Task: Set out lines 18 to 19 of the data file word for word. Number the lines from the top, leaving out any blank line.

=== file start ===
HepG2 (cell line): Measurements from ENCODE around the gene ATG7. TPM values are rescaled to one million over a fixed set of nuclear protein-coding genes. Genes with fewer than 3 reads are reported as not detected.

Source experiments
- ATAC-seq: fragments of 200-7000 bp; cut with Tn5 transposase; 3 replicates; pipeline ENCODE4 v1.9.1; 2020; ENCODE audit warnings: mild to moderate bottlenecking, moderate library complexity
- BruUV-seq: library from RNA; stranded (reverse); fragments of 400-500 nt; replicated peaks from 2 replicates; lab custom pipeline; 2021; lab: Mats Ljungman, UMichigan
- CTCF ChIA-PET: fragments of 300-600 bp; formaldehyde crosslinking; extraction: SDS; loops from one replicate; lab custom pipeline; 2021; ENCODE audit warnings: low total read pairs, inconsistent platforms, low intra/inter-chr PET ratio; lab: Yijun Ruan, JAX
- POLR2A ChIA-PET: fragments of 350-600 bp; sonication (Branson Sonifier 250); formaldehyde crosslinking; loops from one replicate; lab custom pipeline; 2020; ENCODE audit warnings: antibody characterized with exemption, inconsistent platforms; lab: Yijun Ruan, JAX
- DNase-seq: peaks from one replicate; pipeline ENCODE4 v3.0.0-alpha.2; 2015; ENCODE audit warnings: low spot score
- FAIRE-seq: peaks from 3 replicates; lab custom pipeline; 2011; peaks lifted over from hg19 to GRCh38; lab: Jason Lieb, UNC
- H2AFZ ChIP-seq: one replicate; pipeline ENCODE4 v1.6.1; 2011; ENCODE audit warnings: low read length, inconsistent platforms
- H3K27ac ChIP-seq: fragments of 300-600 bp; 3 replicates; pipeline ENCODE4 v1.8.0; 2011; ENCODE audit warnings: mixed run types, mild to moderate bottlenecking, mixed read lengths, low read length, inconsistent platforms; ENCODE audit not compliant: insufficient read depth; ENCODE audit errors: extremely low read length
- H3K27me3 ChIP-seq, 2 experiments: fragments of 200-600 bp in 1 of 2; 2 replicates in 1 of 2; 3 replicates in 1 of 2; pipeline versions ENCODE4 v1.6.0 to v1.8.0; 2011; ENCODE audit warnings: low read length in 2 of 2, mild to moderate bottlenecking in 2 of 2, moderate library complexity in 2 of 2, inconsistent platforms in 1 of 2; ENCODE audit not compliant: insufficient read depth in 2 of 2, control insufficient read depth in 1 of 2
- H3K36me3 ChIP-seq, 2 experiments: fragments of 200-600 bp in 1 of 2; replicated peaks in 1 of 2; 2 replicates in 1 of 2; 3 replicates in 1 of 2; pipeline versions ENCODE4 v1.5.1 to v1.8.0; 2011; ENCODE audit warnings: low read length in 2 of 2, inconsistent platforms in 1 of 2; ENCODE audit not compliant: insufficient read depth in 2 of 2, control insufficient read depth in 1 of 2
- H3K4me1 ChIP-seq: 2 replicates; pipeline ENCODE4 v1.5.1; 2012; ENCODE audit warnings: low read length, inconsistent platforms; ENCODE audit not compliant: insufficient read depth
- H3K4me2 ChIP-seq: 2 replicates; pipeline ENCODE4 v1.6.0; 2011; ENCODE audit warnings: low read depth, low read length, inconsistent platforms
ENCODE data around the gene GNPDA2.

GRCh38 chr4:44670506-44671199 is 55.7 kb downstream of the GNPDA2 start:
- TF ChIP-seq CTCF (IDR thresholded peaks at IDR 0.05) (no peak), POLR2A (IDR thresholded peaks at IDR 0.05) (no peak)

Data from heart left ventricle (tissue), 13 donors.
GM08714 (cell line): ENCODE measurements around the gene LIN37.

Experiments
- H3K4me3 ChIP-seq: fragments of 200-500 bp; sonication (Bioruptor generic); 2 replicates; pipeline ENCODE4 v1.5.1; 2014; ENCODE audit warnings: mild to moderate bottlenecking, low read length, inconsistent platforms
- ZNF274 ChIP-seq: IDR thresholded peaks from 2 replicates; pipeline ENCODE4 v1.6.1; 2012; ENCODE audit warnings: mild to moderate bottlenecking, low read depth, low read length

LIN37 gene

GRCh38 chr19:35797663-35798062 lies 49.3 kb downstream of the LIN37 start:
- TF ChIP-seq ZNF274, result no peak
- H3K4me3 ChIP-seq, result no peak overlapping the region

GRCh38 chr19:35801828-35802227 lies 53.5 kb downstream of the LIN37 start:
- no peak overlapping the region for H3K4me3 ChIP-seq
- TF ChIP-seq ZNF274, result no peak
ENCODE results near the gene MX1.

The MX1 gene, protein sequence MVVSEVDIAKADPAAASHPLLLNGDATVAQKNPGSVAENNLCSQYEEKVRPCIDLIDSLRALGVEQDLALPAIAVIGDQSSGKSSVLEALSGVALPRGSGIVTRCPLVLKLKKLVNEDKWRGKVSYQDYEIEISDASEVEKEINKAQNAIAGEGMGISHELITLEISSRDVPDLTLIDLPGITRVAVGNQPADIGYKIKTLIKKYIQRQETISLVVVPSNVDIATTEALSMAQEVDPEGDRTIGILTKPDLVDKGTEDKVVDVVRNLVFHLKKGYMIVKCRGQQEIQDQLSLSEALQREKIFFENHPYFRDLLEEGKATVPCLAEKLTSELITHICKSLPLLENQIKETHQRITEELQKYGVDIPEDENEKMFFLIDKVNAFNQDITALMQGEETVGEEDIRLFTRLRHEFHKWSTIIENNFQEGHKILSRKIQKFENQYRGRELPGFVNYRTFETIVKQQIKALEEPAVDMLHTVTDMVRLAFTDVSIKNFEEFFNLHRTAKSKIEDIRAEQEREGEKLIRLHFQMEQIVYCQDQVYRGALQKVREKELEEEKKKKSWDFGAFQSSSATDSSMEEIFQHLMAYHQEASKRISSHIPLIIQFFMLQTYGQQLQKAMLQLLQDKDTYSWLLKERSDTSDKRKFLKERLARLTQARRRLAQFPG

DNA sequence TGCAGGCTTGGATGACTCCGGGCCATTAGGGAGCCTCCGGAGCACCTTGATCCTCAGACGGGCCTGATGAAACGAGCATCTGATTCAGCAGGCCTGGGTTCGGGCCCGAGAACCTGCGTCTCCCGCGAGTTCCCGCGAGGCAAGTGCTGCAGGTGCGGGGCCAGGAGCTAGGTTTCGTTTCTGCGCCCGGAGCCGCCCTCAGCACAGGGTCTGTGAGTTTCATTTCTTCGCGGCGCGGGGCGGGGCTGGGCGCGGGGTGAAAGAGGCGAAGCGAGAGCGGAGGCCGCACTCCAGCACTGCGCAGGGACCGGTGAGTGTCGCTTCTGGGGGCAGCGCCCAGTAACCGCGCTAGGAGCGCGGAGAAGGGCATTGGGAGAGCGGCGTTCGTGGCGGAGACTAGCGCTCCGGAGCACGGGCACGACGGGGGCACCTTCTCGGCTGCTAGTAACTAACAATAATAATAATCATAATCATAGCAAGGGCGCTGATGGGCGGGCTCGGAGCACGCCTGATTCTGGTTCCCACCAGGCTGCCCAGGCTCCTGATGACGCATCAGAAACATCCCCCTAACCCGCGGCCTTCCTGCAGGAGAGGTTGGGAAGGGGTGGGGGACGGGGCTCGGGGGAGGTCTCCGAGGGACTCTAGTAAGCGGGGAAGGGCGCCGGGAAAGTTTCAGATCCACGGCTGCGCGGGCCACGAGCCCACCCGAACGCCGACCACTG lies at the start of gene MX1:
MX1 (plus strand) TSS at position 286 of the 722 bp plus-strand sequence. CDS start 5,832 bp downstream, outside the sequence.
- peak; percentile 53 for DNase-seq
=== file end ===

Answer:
Data from heart left ventricle (tissue), 13 donors.
GM08714 (cell line): ENCODE measurements around the gene LIN37.